In this article we will talk about everything you need to know about making IRS payments.
- How to make a one-time IRS payment
- How to get an IRS payment plan
- How to pay federal taxes online
- Options for repaying the IRS
- How to avoid a tax lien when repaying the IRS
- Where to send IRS payments
- How to make estimated tax payments
- Types of IRS installment agreements
- What to do when you can’t afford to pay the IRS
- When a Offer in Compromise is better than an IRS Installment Agreement
How to make a one-time IRS payment
If you are looking to make a one time payment to the IRS to pay off a previous year federal tax bill, these are your options:
- You can pay online or mail a payment to the IRS. Click here find out where to mail a payment with a return. If you are paying an older tax debt, find the address on your notice. If you can’t find any of your notices, call the IRS at 800-829-1040. You’ll need to give them your name, address, daytime phone number, Social Security number (the SSN shown first if it’s a joint return) or employer identification number, tax period and related tax form or notice number on your form of payment.
- You can also pay the IRS in cash at at an IRS retail partner. They will charge a fee. Also, you can, believe it or not…pay taxes at your neighborhood 7-11.
How to get an IRS payment plan
To get into a payment plan for back 1040 taxes, you need to know where your “Account” with the IRS is. Is it located with the IRS automated collection service (ACS)? Or is it out for collection in the field; that is, with a Revenue Officer? If your account is with ACS, you will have to call the IRS at 800-829-1040 (for individuals), or 800-829-4933 (for businesses), or the phone number on the latest notice to get into a repayment plan with the IRS.
If you meet certain qualifications, you may use the IRS installment agreement .
If you owe a 1040 tax liability you can apply online if you owe $50,000 or less in combined tax, penalties and interest, and have filed all required returns. You may also qualify for a short term agreement if your balance is under $100,000.
If your company owes $25,000 or less on Forms 1120, 941 or 940 in combined tax, penalties and interest for the current year or last year’s liabilities, and have filed all required returns you can apply for a business payment agreement with the IRS.
Sometimes, if you owe a substantial amount of money you may be transferred to the high dollar unit of ACS, or be sent out for field collections with a Revenue Officer. If your account is with an IRS Revenue Officer you will have to negotiate an IRS payment plan with them. Many people hire tax attorneys to do the negotiations for them, as cases assigned to a revenue officer tend to have higher stakes.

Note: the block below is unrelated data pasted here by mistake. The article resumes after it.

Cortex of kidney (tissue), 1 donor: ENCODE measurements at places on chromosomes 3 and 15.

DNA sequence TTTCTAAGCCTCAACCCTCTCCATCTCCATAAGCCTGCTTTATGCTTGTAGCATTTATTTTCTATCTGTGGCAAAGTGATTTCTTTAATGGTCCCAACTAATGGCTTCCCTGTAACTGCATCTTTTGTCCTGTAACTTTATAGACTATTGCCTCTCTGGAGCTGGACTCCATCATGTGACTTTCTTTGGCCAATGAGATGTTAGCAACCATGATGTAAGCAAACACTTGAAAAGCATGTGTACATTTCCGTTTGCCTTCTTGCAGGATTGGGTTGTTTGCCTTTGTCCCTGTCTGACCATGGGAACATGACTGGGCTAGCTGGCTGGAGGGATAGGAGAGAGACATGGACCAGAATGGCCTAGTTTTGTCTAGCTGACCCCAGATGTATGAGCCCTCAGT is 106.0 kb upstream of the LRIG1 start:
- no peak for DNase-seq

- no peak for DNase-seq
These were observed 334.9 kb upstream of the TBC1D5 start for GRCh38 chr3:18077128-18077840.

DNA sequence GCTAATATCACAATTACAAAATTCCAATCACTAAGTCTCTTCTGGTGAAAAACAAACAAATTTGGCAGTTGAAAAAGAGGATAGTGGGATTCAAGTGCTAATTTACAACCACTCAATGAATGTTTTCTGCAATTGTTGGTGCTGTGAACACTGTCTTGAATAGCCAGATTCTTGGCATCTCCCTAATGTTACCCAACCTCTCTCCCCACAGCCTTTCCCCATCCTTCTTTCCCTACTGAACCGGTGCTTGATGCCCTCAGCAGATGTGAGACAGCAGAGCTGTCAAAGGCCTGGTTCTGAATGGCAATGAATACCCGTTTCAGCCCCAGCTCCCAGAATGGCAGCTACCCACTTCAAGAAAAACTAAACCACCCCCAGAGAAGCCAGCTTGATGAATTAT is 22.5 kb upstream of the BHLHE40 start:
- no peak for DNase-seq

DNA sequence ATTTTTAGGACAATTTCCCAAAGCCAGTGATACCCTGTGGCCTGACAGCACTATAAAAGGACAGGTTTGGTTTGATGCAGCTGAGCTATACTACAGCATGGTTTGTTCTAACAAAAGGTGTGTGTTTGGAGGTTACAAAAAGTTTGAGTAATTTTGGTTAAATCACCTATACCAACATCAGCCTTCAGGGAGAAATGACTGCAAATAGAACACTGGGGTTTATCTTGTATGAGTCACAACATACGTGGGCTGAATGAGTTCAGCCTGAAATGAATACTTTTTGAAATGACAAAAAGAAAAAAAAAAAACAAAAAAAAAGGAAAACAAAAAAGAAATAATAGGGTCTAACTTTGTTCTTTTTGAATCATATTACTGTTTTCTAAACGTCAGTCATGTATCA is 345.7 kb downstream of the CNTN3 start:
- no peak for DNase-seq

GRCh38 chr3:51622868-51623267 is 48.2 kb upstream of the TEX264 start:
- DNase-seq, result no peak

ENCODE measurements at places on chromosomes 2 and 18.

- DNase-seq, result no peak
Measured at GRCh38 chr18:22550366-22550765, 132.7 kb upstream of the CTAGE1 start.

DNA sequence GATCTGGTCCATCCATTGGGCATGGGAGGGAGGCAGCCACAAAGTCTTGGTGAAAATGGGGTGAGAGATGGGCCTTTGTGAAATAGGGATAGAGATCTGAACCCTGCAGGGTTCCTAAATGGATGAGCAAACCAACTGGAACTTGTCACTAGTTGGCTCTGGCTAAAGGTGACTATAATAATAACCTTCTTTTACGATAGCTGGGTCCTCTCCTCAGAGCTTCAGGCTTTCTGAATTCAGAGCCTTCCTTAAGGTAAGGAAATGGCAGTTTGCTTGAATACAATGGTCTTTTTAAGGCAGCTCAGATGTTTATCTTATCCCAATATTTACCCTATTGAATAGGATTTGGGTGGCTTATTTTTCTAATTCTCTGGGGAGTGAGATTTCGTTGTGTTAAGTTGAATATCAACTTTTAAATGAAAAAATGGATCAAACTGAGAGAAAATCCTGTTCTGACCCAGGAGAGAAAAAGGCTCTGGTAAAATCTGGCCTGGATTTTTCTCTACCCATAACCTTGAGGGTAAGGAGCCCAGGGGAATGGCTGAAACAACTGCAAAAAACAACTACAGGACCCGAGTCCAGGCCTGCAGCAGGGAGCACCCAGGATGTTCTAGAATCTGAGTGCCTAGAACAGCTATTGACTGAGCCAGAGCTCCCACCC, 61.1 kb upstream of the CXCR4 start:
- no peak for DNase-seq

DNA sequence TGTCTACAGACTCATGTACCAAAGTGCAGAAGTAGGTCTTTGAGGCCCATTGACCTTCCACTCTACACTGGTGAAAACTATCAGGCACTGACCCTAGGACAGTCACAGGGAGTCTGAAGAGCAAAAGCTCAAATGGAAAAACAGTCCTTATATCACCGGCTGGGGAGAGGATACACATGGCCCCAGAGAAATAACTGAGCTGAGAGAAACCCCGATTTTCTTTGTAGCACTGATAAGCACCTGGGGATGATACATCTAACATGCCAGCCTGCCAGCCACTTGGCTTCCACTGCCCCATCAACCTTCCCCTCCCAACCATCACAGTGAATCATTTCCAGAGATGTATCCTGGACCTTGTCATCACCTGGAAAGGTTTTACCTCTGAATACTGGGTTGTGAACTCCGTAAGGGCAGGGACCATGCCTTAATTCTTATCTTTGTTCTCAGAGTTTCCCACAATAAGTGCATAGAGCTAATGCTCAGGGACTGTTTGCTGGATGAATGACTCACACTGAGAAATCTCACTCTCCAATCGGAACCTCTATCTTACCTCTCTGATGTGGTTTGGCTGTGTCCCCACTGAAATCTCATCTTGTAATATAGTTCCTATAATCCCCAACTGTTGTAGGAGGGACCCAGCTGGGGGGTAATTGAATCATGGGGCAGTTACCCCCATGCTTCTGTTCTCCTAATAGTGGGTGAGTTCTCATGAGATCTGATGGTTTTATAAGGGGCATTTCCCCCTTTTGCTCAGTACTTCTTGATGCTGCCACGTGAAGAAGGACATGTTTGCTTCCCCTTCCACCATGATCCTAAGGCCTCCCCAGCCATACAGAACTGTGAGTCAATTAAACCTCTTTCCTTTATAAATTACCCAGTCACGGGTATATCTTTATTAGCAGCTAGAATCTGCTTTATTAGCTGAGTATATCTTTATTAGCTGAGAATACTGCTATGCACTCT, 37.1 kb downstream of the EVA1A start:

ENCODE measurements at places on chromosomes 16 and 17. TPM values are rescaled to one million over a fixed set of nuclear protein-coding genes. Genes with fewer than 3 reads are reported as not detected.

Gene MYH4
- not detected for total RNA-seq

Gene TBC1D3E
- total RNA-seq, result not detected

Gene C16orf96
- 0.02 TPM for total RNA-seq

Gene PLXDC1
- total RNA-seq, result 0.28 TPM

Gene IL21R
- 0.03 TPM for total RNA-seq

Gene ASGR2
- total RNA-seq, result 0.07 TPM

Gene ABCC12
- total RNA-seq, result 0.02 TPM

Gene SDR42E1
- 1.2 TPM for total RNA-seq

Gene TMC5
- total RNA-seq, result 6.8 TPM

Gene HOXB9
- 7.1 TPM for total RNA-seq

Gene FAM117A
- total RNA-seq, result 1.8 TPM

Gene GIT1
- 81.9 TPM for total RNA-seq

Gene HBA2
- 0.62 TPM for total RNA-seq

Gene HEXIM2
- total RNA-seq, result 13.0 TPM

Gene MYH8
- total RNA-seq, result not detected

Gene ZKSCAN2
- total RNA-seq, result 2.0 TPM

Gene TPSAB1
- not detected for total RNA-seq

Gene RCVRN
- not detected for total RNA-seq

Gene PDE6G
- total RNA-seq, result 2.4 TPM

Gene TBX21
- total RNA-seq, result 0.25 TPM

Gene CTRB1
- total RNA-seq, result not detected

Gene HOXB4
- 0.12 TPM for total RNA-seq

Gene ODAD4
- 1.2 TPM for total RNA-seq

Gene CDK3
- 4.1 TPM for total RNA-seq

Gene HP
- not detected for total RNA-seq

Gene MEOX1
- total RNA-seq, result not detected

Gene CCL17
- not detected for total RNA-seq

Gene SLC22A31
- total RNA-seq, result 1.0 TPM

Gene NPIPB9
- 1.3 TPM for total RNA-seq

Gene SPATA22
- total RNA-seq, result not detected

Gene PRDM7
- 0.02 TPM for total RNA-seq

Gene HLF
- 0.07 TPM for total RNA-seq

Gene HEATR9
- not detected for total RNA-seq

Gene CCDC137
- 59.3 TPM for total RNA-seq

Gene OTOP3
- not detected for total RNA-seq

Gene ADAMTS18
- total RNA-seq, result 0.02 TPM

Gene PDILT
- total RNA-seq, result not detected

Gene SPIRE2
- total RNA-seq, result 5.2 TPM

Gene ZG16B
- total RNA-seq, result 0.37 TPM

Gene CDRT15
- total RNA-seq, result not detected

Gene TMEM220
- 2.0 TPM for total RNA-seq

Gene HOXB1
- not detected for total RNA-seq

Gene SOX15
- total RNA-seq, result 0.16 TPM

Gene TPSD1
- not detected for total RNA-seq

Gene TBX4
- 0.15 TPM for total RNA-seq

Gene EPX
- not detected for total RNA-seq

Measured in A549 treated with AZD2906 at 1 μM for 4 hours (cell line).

How to pay federal taxes online or electronically
Use IRS Direct Pay and avoid fees:
- Use this secure service to pay your individual tax bill, or estimated tax payment, directly from your checking or savings account at no cost to you. You’ll receive instant confirmation that your payment has been submitted. Bank account information is not retained in IRS systems after payments are made. Click here to use IRS direct pay.
Pay with a credit card or debit card. (Get miles, but you you’ll be paying processing fees!):
- If you e-file, paper file or are responding to a bill or notice you can pay by internet, phone, or mobile device. The IRS uses standard service providers and business/commercial card networks, and your information is used solely to process your payment. Click here to pay with a credit or debit card.
- Use EFPTS (Electronic Federal Tax Payment System) to pay your federal taxes. It is free to use, but you must enroll first.
- Pay taxes with your e-filing. Electronic Funds Withdrawal (EFW) is an integrated e-file/e-pay option offered only when filing your federal taxes using tax preparation software or through a tax professional. Using this payment option, you may submit one or more payment requests for direct debit from your designated bank account.
- Wire funds. Your bank will charge you a wire fee, but it’s a good option if you need to do a same-day wire from your Financial Institution. Contact your Financial Institution for availability, cost, and cut-off times.
When you can’t pay the IRS in full: Options for repaying the IRS
- Borrow money to pay the IRS (Here’s an article on what to think about before borrowing money).
- Refinance a house and use the proceeds to pay off the IRS. An advantage here is that the interest you would pay may be tax deductible.
- Get an IRS installment agreement.
- Get an IRS partial payment installment agreement.
- Do an IRS Offer in Compromise
How to avoid a tax lien when repaying the IRS
In certain instances the IRS will file a Notice of Federal Tax lien when you enter into certain types of installment agreements. The IRS says it does this to “protect their interests.” The IRS will file this lien regardless of your assets or income. Here are some ways to avoid that:
- Get into certain types of installment agreements.
- Pay down the balance so you can get into an installment agreement that will hold off a tax lien from being filed.
- Have a good reason why the IRS shouldn’t put a lien on you. You need proof that the lien will clearly hurt your earning ability, for instance if you have a securities license. The IRS denies many of these request for not being clear and convincing enough, so it is essential to hire legal help.